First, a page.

For 19 years, Makena has been a hands-on healer making products for her own clients, naturopaths and other practitioners. Without a business background, she never felt confined by the reality that expansion may be difficult. “Want products in your stores? Let’s do it!” she exclaims.

“I love that PCC has a strong vision of community. It supports local and goes above and beyond to help companies like mine. I see all relationships as partnerships and it’s always been clear that our growth will happen in magical, delightful, connected ways. Every decision is tethered to healing. It would be more profitable to use machines, but our remedies are all handmade by folks devoted to a path of growth through healing others using only pure, therapeutic-grade ingredients.”

Shepard Moon believes that healing can be found in bathing. Slow down, make it okay to get less done, and be mindful about taking care of yourself — all inside an unassuming brown bag.

Lisa Jacobs, Jacobs Creamery

“I often wonder where this intuitiveness for curd comes from but figure that I was a cheesemaker in a previous life!”

“My entrepreneurial father instilled in me the importance of not letting anyone else reap the benefits of my diligent work ethic and intelligence. I always heard I could do anything I wanted, so I simply overcame any hurdles and followed my passion.”

People assume Lisa came from a long line of dairy farmers or fromagers, but in truth she got excited about the process from reading a book. She remains awed at what can be done with a tank of milk, bacteria, heat and time.

“Cheesemaking is not for lightweights,” Lisa explains, “but it allows me to be independent and mix creativity with science while keeping me strong and healthy. My cheese is crafted with the love I have for the art and for the enjoyment people have when they eat it. It’s hard to get excited about something you don’t know, so I describe the flavor profile — rich, creamy texture with sweet, grassy notes — so people are educated and prepared for tasting.”

Lisa loves working with PCC. “The cheesemongers call with a question so they can educate the customer personally. They really care about offering good products and I feel very fortunate that Jacobs Creamery is among them. I’m definitely passionate about cheese and know I’ll never master all the subtle nuances that can improve its taste. I’m a simple cheesemaker always striving to make better cheese.”

Julie O’Brien, Firefly Kitchens

“We do the long slow part so it’s fast food for you!”

Firefly Kitchens wants you to shine from the inside out. “We put the people back in food production,” Julie explains. “We’ve done the hard work of chopping, shredding and mixing by hand with month-long fermentation so you can simply open and eat health-in-a-jar.”

Julie’s enlightenment began more than 10 years ago when the self-professed “health nut” got her mind blown in nutrition class, hearing a lecture about fermented foods and their health benefits. “Probiotics, enzymes, fiber, vitamin C… I couldn’t believe this wasn’t mainstream knowledge.”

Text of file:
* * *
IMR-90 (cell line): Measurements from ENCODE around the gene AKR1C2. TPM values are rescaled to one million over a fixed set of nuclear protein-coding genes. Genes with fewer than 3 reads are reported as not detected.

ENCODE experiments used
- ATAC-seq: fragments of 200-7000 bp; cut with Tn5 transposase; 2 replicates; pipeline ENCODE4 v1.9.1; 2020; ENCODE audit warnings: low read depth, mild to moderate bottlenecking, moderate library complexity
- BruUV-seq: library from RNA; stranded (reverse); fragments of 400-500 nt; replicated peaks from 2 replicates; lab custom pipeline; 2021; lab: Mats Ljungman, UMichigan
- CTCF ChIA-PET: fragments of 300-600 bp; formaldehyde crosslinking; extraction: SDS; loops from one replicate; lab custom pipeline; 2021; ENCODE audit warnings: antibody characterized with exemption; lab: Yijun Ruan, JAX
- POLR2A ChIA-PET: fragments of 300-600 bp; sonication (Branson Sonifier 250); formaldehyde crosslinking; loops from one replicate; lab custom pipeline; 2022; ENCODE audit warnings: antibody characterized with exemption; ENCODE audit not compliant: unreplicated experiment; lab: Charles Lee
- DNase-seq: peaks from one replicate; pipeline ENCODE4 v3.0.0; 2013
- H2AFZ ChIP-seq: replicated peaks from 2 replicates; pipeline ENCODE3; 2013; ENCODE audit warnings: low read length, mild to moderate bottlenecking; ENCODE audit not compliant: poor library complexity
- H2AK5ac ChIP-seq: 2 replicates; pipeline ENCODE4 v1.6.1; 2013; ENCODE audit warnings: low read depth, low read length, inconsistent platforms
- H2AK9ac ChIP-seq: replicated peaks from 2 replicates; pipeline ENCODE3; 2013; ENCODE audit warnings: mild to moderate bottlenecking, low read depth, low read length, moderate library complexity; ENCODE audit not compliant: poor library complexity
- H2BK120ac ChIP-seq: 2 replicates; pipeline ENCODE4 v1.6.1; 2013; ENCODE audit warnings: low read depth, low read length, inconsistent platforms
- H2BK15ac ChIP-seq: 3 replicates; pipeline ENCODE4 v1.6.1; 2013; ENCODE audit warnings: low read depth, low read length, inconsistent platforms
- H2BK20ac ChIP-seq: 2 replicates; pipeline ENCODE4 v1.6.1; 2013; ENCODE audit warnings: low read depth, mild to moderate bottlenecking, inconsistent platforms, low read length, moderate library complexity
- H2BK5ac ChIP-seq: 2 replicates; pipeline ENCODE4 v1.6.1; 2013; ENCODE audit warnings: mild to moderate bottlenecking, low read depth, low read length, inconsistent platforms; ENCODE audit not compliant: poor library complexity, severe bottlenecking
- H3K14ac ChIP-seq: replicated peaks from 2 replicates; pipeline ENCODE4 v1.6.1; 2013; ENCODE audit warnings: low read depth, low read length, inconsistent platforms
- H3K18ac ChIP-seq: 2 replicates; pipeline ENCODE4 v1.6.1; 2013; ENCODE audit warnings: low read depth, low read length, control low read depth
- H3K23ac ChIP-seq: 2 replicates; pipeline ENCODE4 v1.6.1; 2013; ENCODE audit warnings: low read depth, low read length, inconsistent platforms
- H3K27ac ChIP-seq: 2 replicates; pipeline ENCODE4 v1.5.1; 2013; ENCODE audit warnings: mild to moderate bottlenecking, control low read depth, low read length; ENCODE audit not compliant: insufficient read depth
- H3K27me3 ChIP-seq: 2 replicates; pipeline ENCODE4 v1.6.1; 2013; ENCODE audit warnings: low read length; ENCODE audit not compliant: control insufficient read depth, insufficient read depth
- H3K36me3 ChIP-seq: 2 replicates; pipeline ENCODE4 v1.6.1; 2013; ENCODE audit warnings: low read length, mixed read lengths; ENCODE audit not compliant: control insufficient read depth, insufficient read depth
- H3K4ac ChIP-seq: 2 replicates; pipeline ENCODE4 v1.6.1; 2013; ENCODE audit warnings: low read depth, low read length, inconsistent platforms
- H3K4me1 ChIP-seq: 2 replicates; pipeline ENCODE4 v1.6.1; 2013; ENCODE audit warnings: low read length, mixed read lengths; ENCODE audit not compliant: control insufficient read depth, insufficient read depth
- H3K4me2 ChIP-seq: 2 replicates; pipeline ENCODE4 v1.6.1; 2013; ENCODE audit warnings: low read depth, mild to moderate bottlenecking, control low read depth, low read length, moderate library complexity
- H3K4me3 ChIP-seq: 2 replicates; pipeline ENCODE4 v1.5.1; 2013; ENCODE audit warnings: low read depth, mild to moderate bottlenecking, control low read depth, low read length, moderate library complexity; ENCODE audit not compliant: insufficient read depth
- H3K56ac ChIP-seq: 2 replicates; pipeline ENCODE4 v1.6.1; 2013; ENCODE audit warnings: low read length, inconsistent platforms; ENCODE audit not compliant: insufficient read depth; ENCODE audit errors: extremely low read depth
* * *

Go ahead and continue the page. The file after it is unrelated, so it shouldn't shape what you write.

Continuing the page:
Natural fermentation with raw, unpasteurized food produces an exquisite, bright, fresh flavor – nothing resembling the tart vinegar pucker of fast-processed, shelf-stable food. “PCC offers tastings and incorporates our kraut into deli salads and dishes because they understand the value of offering healthier foods to customers and we are so grateful for their support!” says Julie.

There are more than 100 trillion bacteria in the human gut. Julie’s Classic Kraut has been measured at 100,000,000 Colony Forming Units (CFU) per gram and each jar holds 425 grams. Is your mind blown now, too? Once Julie realized how many suffering people could be helped by this “nutritional goldmine” of probiotic brilliance, she made it her mission to share.

Julie sums up what is truly the mission of all our producers. “Owning a sustainable company where we’re improving the health of people in our community, supporting farmers, creating jobs, that’s the ideal goal.”


At PCC, our mission is to help organic, local supply chains thrive and we are honored to support female producers who maintain the human touch of quality that nurtures our customers.

Lynn Bakeman is an established writer who believes everyone has a story to tell. With a background in both science and writing, she’s curious to learn how things work and eager to tell people about it. Lynn has a son battling an autoimmune disease and his experience has opened her eyes to the importance of knowing how food is grown, sourced and processed.

Related Reading

News bites, March 2018

A letter written on behalf of approximately 700,000 women working in agricultural fields and packing operations across the United States expressed the solidarity of Latina farmworkers with the women in Hollywood who have come forward with stories of sexual harassment and assault. The letter also highlights the high degree of harassment faced by female farmworkers in the United States and the risks they face in taking a stand.

Diversity and inclusion

At PCC, we highly value diversity and inclusion and are working to implement these values in numerous ways.